Bangalore, Aug 21 - Infosys Ltd's American employee Jay (Jack) Palmer, whose lawsuit against the IT bellwether was dismissed by a US court Monday, would continue in the company but would be benched, a top official said Tuesday.
"Palmer, who is a principal consultant by designation in the US, will continue to be an employee of our American subsidiary but will be on the bench, as our utilisation rate is currently less. He will be put on work as and when we get new projects," Infosys chief executive S.D. Shibulal told IANS in a conference call.
Expressing satisfaction over the ruling by Alabama federal judge Myron H. Thompson for throwing out Palmer's case with costs citing technicalities in the Alabama state law, Shibulal said the verdict vindicated the company's stand all along that he had no basis to support the charges levelled against the global software major.
"We are extremely pleased by the judgment, which puts an end to the case and reaffirms our policy of not retaliating against Palmer or any of our people. We have a well defined whistleblowers policy. Whenever charges are made, we investigate to verify them but will not retaliate," Shibulal asserted.
Palmer had alleged that he was harassed at work, sidelined and even received death threats for refusing to participate in an alleged Infosys' scheme to use workers on business visitor, or B-1 visas, for tasks that required an H-1B work visa.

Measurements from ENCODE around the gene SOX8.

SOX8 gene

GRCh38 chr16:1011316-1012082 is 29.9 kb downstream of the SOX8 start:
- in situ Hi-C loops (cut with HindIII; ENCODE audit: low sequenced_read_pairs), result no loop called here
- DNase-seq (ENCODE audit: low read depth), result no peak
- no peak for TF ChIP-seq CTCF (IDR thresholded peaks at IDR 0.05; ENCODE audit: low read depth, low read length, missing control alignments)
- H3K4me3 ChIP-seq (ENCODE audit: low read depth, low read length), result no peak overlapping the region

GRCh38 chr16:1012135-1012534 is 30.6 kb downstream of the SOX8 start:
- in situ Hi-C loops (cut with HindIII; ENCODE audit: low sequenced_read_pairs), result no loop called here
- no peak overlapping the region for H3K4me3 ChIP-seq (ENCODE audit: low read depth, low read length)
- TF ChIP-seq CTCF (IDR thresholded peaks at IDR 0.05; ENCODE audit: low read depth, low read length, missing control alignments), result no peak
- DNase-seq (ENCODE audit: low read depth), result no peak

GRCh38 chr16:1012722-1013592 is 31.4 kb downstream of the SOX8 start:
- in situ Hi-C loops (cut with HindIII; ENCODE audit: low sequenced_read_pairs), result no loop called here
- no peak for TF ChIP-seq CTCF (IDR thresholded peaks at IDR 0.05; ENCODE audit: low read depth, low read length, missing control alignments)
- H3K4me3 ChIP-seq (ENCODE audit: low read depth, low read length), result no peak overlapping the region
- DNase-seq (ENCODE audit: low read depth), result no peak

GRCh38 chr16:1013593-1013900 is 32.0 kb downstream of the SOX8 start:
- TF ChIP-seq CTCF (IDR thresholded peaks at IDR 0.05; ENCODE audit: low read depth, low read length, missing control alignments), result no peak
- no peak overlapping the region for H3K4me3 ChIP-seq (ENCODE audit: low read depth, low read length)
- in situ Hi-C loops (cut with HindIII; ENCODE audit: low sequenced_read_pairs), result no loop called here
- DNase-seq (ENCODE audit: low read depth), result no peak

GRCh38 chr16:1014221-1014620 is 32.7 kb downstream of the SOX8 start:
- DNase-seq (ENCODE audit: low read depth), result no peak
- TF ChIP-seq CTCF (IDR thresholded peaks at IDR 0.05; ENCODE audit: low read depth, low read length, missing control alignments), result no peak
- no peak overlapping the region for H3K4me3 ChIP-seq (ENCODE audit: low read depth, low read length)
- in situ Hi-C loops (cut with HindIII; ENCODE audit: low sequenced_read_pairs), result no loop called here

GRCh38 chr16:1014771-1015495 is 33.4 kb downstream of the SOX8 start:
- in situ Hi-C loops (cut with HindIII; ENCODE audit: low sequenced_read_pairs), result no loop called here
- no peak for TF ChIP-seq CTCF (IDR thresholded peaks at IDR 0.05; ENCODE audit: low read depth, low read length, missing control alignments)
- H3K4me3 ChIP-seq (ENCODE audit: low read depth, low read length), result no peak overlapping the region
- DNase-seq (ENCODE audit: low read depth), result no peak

Thompson ruled that some of claims brought by Palmer against Infosys were not covered by the state law.
"As evident from the ruling, Palmer did not have a case against us, much less documents to prove that we retaliated against him. The fact that the case was dismissed even before considering for trial proved that Palmer's attempt to accuse us of wrong-doing or violating state laws by falsifying documents failed," Shibulal noted.
Noting that the court's decision upheld the company's position from the beginning that Palmer's claims of retaliation were unfounded, the co-founder said he was pleased to consider the matter officially closed as the case did not merit further hearing or trial.
On the visa issue, Shibulal reiterated that the company did not violate any law and believed in following the guidelines applicable to the industry.
"Our position on visa issue remains the same as before. There are no updates. We will respond appropriately when the case comes up for hearing in the federal courts. Our lawyers are preparing the defence.
The US authorities are separately investigating Palmer's charges of Infosys violating US visa rules. He accused the company of using short-term business visas (B-1) instead of work visas (H1-B) meant for high-skilled employees.